Computerisation of herbaria in southern Africa has been a core activity within the SABONET Project since 1997 and we have published regular updates on the progress of this important output. Maps showing the geographical distribution of specimens computerised by several southern African herbaria were included in both the August 1998 and December 1999 editions, and bar graphs were included in the August 1998, December 1999, and December 2000 editions of SABONET News (Arnold & Willis 1998, Willis & Arnold 1999, Siebert & Willis 2000).
The importance of computerisation was emphasised during the Project’s Midterm Review in 2001 (Timberlake & Paton 2001). The herbarium specimens computerised by the participating herbaria of the region are of great importance to southern Africa, as this is the first attempt ever to compile a comprehensive, organised database of all known plant taxa housed within selected herbaria of the sub-continent. As the SABONET Project is coming to a close, we will have to look at improving our computerisation rate during the final months. Indeed, Decision 2 of the Tripartite Review Recommendations of August 2000 and Recommendation G of the Midterm Review of February 2001, requested that IT issues be given priority and sped up and that the level of training be addressed where possible. This activity has become a major priority for the 2001–2002 period.
We define computerisation of a southern African herbarium as the process whereby the information on the data labels of herbarium specimens is entered into the PRECIS Specimen Database. A Data Entry Clerk is responsible for removing specimens from the herbarium cabinets and typing the relevant information on the specimen label into the database. The encoded information is then stored and managed in computer databases throughout the region. However, the computerisation process to capture, encode, or digitise herbarium specimen information is obviously prone to problems as a consequence of human error.
The following report is an evaluation of the status of data capturing in the participating herbaria of southern Africa. It investigates some of the problems that can occur, and that negatively affect the quality of the data or hamper the computerisation process.
Considerable progress has been made with the total number of specimens computerised since the start of the Project. To date, the participating herbaria have computerised a total of 375,000 specimens as part of SABONET. Up to May 2002, the best progress was made by SRGH (National Herbarium of Zimbabwe)—they had computerised 104,000 specimens. WIND (National Herbarium of Namibia) have finished computerising all their specimens, approximately 75,000. NBG (Compton Herbarium, South Africa), MAL (National Herbarium of Malawi), and NH (Natal Herbarium, South Africa) have also made excellent progress and have computerised 55,000, 28,000, and 27,000 specimens respectively. The National Herbarium of South Africa (PRE) started computerising their specimens long before SABONET was initiated and currently has the largest database of computerised specimens. They have computerised 65% of a total of ca 1,200,000 specimens. The National Herbarium of Swaziland will probably become the second herbarium to complete the computerisation of their collections, as they have already entered the information of approximately 6,800 of a total of 7,400 specimens. We believe that these statistics show that the computerisation initiative is successfully developing into a major taxonomical capacity-building programme.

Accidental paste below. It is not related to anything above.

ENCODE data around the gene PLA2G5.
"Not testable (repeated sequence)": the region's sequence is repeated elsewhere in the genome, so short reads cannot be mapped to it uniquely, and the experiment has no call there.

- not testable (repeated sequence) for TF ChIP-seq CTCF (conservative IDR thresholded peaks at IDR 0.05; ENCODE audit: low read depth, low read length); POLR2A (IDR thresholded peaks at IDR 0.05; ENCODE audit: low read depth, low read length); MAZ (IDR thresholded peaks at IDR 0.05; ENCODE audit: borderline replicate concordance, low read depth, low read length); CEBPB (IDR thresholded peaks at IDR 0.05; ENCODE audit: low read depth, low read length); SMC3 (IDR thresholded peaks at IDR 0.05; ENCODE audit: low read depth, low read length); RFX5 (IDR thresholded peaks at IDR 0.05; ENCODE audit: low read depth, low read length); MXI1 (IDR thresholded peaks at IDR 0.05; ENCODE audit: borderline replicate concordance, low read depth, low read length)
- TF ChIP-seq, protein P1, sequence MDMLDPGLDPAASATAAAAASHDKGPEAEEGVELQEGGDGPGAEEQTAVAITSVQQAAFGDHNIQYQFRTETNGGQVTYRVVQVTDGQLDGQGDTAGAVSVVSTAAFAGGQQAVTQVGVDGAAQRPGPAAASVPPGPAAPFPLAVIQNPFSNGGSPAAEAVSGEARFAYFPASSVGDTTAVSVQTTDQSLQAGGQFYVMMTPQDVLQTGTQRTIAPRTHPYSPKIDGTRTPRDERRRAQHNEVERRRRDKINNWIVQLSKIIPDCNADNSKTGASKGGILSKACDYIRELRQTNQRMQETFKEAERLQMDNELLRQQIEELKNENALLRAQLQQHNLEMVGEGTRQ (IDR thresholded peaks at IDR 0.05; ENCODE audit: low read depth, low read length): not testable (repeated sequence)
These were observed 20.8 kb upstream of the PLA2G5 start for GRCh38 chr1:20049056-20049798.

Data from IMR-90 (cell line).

A regional decision was taken at the Fourth SABONET Steering Committee meeting held during September 1997 in Zomba, Malawi, to focus initially on computerising the grass specimens (Poaceae) in the participating southern African herbaria. Although many problems are hampering the computerisation process, approximately 160,000 grass specimens (94% of the total number) housed at participating SABONET herbaria have so far been encoded. Of the 16 participating herbaria, 11 have already computerised all the grass specimens of collections made in their own countries; three have computerised more than 90%. The remaining two herbaria have computerised 25% and 35% respectively—the reason for the low percentage of computerised Poaceae specimens by these two herbaria is that LUAI (Angola) prioritised another group for computerisation and PSUB (Botswana) did not regard computerisation as a priority.
As the computerisation of the Poaceae is a policy decision and of regional interest as self-acquired knowledge, the following proposal was made by the Midterm Review and endorsed by the SABONET Steering Committee at the 10th meeting in Windhoek, Namibia (February 2001): countries should also produce Poaceae checklists for their countries before the end of the Project. As a result, three National Poaceae Checklists are being developed and published by Lesotho (Mr Khotso Kobisi), Namibia (Ms Esmerialda Klaassen), and Zimbabwe (Mr Christopher Chapano).
—by Trevor Arnold & Stefan Siebert
SABONET News 7.2: 92